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an experiment in creative ecologies, featuring Rashid Johnson’s “Stage”



PS1 COURTYARD: an experiment in creative ecologies reimagines the uses of and access to PS1’s outdoor Courtyard, which is the interstitial space between the institution, its neighborhood, and the community. Featuring a series of new initiatives, including a participatory installation by artist Rashid Johnson, a series of Thought Collectives that will test out creative and forward-thinking propositions for the use of public space, and a generative commissioning program to reanimate the Courtyard’s concrete walls, the program will recast one of the few plots of open land in Long Island City—the fastest growing residential neighborhood in the US and a site of rapid gentrification—as a place for experimentation and engagement with urban ecologies.

The centerpiece of the initiative is Rashid Johnson’s Stage, a participatory installation and sound work that draws on the history of the microphone as a tool for protest and public oratory, while recalling the metonymic references to microphones in hip-hop lyrics from the 1980s to the present. The work features a yellow powder-coated stage, with Johnson’s signature markings, on which stands of varying heights hold five SM58 microphones, the legendary model that has become an music industry standard since its introduction to the market in the mid 1960s. Echoing unofficial sites of public intellectual and cultural life, such as Speaker’s Corners in London’s Hyde Park and Harlem’s 135th Street and Lenox Avenue, the public is invited to step up onto the stage and speak their mind from Johnson’s Stage. Participants’ statements will be recorded and rebroadcast into speakers installed throughout the courtyard. Rashid Johnson: Stage also functions as a flexible site for programs and performances, featuring performers, poets, activists, and musicians.

Niki de Saint Phalle’s La femme et L’oiseau fontaine (1967) inaugurates the 2021 season in the PS1 Courtyard, part of a survey of the Saint Phalle’s work, Structures for Life, on view through September 6. Taking the form of a woman lightly balanced atop a bird, the fountain is an early example of Saint Phalle’s iconic Nana sculptures—joyful monuments to female power—as well as her growing interest in making art for a world beyond the confines of the gallery setting.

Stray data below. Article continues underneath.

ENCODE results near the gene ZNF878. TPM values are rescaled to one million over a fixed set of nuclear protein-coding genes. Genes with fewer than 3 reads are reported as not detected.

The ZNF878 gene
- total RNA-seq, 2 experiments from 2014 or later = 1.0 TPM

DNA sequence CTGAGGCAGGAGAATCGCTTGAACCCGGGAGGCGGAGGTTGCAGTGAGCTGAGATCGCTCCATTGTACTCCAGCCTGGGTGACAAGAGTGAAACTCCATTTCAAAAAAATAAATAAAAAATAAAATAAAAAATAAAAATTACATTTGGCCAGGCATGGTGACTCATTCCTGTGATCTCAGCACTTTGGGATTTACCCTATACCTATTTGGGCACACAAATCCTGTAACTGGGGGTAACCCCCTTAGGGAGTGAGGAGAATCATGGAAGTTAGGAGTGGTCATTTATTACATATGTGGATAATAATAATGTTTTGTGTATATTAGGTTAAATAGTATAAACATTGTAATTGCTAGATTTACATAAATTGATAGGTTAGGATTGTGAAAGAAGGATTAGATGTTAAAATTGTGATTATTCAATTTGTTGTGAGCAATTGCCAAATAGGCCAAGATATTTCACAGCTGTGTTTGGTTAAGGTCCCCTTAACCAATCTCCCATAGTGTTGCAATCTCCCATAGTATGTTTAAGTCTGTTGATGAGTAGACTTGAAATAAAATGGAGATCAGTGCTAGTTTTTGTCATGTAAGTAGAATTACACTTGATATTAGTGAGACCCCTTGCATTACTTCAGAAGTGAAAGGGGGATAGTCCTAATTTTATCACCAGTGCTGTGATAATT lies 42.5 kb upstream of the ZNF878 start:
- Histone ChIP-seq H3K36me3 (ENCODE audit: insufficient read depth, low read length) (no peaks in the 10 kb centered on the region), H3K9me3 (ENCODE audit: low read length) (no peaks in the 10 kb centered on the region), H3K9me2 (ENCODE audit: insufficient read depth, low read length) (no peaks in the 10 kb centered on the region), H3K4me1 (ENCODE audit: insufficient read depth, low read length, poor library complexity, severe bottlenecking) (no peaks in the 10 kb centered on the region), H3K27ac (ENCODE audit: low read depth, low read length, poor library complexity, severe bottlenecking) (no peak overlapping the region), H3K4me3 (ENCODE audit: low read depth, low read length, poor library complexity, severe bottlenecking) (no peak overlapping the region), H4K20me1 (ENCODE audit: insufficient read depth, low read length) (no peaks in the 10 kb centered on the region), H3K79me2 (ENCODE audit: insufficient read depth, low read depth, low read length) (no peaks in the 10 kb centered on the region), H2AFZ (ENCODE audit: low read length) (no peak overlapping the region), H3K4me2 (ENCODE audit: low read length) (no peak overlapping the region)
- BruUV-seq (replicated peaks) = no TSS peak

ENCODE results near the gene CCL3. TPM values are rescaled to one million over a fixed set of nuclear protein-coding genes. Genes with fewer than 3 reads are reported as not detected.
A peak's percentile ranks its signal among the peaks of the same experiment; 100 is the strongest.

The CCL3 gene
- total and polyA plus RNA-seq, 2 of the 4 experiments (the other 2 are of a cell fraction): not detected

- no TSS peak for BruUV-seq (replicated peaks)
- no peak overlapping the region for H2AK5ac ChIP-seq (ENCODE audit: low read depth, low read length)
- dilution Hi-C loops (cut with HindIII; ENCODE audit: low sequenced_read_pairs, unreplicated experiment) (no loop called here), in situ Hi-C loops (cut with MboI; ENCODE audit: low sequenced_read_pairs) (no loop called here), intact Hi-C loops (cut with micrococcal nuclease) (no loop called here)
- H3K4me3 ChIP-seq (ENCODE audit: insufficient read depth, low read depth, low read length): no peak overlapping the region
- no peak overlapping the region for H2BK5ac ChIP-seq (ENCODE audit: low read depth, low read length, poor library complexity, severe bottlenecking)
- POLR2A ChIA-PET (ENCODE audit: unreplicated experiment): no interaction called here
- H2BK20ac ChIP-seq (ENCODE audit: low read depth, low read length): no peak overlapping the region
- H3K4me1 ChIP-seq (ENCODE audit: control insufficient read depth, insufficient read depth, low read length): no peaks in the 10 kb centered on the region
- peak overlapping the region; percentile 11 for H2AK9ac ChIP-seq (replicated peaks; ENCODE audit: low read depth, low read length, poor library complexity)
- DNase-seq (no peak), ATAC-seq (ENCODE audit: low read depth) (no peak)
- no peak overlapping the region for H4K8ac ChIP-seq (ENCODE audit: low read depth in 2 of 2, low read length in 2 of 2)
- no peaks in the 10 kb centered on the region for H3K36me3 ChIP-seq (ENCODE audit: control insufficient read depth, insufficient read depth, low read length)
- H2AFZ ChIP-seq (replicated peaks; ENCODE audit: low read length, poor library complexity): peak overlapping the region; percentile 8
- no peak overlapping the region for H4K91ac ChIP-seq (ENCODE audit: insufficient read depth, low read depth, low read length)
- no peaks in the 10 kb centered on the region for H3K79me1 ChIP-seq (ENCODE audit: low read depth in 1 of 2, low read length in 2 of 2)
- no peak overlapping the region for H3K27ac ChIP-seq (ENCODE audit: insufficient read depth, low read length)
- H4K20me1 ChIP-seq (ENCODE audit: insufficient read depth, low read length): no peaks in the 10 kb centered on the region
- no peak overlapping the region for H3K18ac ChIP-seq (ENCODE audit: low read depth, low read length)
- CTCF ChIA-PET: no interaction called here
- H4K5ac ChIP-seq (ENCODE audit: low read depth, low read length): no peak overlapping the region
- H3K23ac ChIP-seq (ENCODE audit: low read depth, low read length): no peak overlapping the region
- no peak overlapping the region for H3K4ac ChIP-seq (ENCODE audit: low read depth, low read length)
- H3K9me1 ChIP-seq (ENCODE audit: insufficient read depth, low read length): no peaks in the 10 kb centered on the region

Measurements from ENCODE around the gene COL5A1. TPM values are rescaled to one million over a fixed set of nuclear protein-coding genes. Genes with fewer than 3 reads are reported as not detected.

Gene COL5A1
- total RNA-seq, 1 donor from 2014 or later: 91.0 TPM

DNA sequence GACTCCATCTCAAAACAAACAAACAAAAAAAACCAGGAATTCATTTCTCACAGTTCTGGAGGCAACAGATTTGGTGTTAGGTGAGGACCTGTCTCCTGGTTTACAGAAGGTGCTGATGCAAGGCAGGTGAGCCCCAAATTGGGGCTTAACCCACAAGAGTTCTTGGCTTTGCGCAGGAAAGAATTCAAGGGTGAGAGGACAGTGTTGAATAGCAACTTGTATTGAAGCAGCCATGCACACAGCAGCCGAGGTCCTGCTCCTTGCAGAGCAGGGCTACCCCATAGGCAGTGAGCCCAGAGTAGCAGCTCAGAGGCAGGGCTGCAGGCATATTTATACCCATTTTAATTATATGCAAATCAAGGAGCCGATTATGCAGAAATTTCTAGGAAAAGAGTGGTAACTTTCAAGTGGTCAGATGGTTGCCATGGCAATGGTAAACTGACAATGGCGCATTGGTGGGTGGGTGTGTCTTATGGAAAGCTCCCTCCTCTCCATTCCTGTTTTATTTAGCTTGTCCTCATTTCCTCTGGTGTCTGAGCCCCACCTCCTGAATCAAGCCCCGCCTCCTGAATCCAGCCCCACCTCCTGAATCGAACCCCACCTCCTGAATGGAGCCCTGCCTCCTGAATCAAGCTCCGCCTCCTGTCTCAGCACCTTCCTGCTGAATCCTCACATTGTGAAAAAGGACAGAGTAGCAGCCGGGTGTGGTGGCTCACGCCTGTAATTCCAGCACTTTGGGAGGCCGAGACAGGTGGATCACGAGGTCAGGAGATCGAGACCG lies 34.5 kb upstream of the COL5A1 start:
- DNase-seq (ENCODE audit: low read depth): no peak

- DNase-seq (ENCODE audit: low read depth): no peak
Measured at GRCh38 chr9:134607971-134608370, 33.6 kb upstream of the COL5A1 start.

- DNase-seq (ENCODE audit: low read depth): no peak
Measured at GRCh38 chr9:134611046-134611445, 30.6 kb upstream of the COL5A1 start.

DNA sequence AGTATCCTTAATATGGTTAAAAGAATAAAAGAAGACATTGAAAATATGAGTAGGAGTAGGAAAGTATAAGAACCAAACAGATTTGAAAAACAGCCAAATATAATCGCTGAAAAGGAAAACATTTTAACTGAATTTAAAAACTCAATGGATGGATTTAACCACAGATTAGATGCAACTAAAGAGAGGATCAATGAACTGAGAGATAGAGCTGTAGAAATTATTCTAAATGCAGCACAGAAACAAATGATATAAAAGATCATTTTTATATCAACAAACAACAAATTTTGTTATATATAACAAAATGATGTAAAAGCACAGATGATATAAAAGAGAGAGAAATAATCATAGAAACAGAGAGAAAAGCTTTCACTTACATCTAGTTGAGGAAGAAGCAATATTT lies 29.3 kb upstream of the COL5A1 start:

Punctuating the walls surrounding Saint Phalle’s fountain, The Stories of the Past Rejoice through Children’s Skies (2021) is a new site-specific installation by Raul de Nieves resembling stained glass windows, which offers a chapel-like space of reflection. Influenced by Mexican craft traditions, de Nieves was also impacted by seeing Saint Phalle’s public sculptures as a child growing up in San Diego, and his works echo her appeal to fantasy, mysticism, and material exuberance to explore the complexities of life.

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PS1 COURTYARD: an experiment in creative ecologies is supported by Bloomberg Philanthropies. 

Generous funding is provided by the Bertha and Isaac Liberman Foundation, Jeffrey and Michèle Klein, and MoMA’s Wallis Annenberg Fund for Innovation in Contemporary Art through the Annenberg Foundation.

Support for Rashid Johnson: Stage is provided by the Junior Associates of the Museum of Modern Art. 

Major support is provided by Allianz, MoMA’s partner for design and innovation.



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View of MoMA PS1 Courtyard. Image courtesy MoMA PS1. Photo: Marissa Alper

Installation view of Stage by Rashid Johnson, on view at MoMA PS1, New York. Image courtesy MoMA PS1. Photo: Matthew Septimus

Activation of Rashid Johnson, Stage (2020) by BombaYo at MoMA PS1 on October 23, 2020. Image courtesy of MoMA PS1. Photo by Eva Cruz.

Activation of Rashid Johnson, Stage (2020) by Qween Andy Jean at MoMA PS1 on November 17, 2020. Image courtesy of MoMA PS1. Photo by Marissa Alper.

Activation of Rashid Johnson, Stage (2020) by Pink Siifu at MoMA PS1 on September 15, 2020. Image courtesy of MoMA PS1. Photo by Marissa Alper.

View of MoMA PS1 Courtyard. Image courtesy MoMA PS1. Photo: Marissa Alper

View of MoMA PS1 Courtyard. Image courtesy MoMA PS1. Photo: Marissa Alper